Published: 21.01.09
Risk research

What links Open Source and literature?

The frequency of words in texts, the size of companies and the linking together of components in Linux software distributions show approximately the same mathematical distribution: they obey Zipf’s law. ETH Zurich researchers tested how this happens in Linux programs.

Niklaus Salzmann
The number of packets (y axis) to which more than C links point (x axis). On the double logarithmic scale, all four Debian Linux distributions that were studied yield straight lines with a gradient of approximately -1, which corresponds to Zipf’s law.
The number of packets (y axis) to which more than C links point (x axis). On the double logarithmic scale, all four Debian Linux distributions that were studied yield straight lines with a gradient of approximately -1, which corresponds to Zipf’s law. (large view)

In the first half of the twentieth century, the American linguist George Kingsley Zipf studied how often each word occurs in literary texts. A few words were very frequent, e.g. «the» and «and», but the majority of words occurred only rarely. The resulting pattern could be expressed in figures: the most frequent word occurred about twice as often as the second most frequent and three times as often as the third most frequent, i.e. the frequency of a word was inversely proportional to its rank. This has since been called Zipf’s law.

Scientists have discovered that this distribution holds true – more or less – for quite different systems, e.g. the numbers of visitors to web sites, the size of towns and the size of companies in numerous countries. Researchers suspected that this recurring pattern is associated with the growth process of the systems being studied.

Free-of-charge raw material due to Open Source

Doctoral student Thomas Maillart and Didier Sornette, Professor on the Chair of Entrepreneurial Risks, together with Sebastian Späth and Georg von Krogh, Professor on the Chair of Strategic Management and Innovation at ETH Zurich, have now demonstrated empirically the conditions under which a distribution obeying Zipf’s law occurs. They did this by examining the linking of Linux software packets. Their results were published in the scientific journal Physical Review Letters and mentioned in Nature as a Research Highlight.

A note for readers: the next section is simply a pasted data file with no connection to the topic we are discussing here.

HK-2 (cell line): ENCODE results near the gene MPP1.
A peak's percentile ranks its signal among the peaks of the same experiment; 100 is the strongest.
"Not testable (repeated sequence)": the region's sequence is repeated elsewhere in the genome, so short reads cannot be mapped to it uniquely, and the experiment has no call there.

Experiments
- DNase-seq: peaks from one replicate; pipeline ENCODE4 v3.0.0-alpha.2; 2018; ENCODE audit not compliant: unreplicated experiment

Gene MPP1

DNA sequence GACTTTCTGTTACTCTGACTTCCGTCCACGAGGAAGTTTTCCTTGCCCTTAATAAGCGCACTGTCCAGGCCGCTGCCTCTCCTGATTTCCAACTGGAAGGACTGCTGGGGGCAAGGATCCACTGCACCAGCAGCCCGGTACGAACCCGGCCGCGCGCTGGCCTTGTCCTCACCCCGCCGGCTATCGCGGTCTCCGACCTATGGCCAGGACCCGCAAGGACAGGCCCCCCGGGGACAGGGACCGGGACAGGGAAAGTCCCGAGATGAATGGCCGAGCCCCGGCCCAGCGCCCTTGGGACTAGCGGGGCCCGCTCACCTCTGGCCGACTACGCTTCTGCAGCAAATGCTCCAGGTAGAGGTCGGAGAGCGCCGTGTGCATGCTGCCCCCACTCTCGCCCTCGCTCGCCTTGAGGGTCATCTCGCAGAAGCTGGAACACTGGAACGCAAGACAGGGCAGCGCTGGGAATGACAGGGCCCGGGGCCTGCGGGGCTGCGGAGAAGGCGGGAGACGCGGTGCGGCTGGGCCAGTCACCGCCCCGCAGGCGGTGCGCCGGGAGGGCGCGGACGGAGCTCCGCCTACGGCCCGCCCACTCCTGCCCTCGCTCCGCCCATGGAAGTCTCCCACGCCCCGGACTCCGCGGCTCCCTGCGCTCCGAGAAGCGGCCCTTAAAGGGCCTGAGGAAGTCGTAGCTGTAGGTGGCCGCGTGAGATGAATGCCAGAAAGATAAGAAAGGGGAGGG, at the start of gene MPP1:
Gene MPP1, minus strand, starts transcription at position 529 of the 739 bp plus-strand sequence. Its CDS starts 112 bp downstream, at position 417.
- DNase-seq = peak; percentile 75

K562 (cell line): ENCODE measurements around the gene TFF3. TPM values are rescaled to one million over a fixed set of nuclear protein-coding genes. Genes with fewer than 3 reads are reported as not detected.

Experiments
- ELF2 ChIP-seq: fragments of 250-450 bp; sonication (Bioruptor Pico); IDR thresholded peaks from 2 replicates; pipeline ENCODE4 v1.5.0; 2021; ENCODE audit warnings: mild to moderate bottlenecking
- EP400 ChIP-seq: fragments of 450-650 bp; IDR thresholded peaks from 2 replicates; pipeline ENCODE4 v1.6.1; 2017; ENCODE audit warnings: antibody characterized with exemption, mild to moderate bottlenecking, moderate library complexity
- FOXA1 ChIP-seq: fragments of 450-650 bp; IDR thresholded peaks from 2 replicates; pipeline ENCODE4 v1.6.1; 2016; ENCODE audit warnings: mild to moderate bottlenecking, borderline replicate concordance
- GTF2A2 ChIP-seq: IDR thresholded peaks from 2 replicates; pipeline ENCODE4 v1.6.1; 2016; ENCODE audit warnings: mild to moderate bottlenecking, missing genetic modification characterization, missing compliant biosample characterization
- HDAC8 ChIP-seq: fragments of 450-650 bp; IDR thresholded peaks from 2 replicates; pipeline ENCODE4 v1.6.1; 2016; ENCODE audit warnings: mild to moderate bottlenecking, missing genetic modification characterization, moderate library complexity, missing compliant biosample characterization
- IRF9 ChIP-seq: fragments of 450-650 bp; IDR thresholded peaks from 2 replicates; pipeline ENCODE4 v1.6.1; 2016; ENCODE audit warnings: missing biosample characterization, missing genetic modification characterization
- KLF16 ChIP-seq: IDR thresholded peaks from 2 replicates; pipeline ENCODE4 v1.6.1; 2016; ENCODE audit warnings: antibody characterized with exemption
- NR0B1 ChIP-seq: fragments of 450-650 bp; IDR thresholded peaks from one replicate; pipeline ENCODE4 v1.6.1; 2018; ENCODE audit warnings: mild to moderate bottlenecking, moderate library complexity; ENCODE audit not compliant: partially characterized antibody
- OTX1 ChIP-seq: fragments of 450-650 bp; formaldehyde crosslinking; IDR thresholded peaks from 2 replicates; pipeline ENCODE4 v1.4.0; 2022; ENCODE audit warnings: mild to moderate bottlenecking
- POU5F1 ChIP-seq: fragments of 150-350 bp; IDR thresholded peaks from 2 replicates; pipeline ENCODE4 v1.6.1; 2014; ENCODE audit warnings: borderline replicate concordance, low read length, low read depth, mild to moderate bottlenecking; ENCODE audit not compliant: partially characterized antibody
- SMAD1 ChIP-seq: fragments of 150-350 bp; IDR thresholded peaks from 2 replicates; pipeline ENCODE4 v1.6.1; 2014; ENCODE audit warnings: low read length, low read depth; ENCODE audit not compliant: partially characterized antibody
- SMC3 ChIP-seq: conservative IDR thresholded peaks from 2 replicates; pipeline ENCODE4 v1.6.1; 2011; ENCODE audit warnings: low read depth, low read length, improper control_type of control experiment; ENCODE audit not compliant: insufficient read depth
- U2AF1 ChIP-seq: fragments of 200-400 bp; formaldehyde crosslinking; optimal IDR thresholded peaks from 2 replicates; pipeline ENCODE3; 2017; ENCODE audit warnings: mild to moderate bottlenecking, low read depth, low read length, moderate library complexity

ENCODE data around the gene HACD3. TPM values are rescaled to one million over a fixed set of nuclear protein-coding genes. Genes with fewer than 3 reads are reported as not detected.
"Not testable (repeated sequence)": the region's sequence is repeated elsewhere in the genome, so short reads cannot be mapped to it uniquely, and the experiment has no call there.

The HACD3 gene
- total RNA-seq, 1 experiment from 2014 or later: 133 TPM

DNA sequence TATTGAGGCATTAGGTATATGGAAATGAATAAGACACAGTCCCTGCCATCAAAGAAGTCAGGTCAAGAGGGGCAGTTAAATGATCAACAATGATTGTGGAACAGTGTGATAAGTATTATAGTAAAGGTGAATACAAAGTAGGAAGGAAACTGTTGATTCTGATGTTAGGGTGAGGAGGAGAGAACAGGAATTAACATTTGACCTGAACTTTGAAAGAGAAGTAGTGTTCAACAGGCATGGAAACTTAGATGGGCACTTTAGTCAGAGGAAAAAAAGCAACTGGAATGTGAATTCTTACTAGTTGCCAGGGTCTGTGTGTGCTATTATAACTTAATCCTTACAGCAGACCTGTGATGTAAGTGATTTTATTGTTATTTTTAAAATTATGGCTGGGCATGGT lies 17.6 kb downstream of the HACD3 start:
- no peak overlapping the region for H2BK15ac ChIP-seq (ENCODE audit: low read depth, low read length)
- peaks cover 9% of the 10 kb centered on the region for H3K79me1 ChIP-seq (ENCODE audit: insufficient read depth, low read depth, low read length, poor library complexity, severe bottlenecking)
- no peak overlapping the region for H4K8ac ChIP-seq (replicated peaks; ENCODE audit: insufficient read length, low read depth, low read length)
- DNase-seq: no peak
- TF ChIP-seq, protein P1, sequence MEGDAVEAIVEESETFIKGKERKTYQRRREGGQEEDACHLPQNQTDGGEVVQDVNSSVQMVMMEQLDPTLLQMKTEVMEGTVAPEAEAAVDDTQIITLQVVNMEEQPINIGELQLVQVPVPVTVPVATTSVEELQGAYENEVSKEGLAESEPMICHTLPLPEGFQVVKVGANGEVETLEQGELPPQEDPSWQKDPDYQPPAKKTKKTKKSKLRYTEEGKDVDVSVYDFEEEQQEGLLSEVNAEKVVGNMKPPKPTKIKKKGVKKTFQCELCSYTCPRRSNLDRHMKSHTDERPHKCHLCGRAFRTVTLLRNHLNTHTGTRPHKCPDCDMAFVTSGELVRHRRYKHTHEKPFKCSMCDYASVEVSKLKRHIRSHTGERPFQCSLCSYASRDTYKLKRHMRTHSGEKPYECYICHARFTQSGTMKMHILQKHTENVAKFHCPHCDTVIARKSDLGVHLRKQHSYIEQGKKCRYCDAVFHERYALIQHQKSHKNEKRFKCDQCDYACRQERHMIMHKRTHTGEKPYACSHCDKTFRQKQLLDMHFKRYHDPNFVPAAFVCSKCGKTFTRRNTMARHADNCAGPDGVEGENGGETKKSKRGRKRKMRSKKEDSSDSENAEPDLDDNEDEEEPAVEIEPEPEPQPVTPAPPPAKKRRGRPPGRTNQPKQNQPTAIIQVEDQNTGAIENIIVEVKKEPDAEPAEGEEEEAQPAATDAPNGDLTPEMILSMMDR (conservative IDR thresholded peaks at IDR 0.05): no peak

In an earlier publication, Sornette had already suggested carrying out an empirical test of Zipf’s law. When searching for a subject for his thesis, his doctoral student Thomas Maillart came across an article about open source software by Sebastian Späth and Georg von Krogh. Maillart realised that this contained data with which the origin of Zipf’s law could be verified.

Linux is an operating system similar to Microsoft Windows or Mac OS. Many versions of it are available to download free of charge via the Internet. Each Linux distribution consists of various software packets which thus represent free-of-charge raw material for the scientists to use in their research. Debian Linux – the distribution studied by the ETH Zurich researchers – comprised only 474 packets in 1996, whereas there were already more than 18,000 in 2007.

Characteristic distribution arises as a result of the growth

The packets are networked by numerous links through which they call one another. First of all, for four versions of Debian, Maillart examined whether the number of incoming packet links obeys Zipf’s law. This was confirmed (see graphic). The scientists then studied how the number of links referring to a packet develops over time. They assumed a proportional growth pattern: the more links that already lead to a packet, the faster the number of links increases.

The evaluation of the Linux packets data showed that the researchers’ model was correct. In new packets, the number of links deviated from Zipf’s law, and the characteristic distribution arose only as a result of the growth of the Linux distribution. A condition that the researchers had used in their model was also confirmed: the fluctuation in the number of links becomes larger as it grows. Consequently, it can drop down to zero again even if it is very large, which, for the Linux packet, means that it is no longer being used.

Conclusions on Entrepreneurial risks

Thomas Maillart describes himself as a risk manager. He says that he had already calculated risks as a Civil Engineering student at EPFL, where these risks were connected with the safety of building structures. He then worked in a company insuring Internet risks. He has now written the paper on Zipf’s law in the context of his thesis on Internet risks at the Chair on Entrepreneurial Risks at ETH Zurich.

Being able to estimate the growth of Linux packets is exciting from an entrepreneurial point of view. However, the significance of the paper extends far beyond this specialist area, because the knowledge applies to all systems obeying Zipf’s law. To the size of companies, for example: by analogy with the number of links pointing to a Linux packet, a company’s size provides no certainty that the company will survive, as the financial crisis has confirmed.

Literature reference

Maillart T, Sornette D, Spaeth S & von Krogh G. Empirical Tests of Zipf’s Law Mechanism in Open Source Linux Distribution. Phys. Rev. Lett. 2008; 101 (218701). doi:10.1103/PhysRevLett.101.218701.

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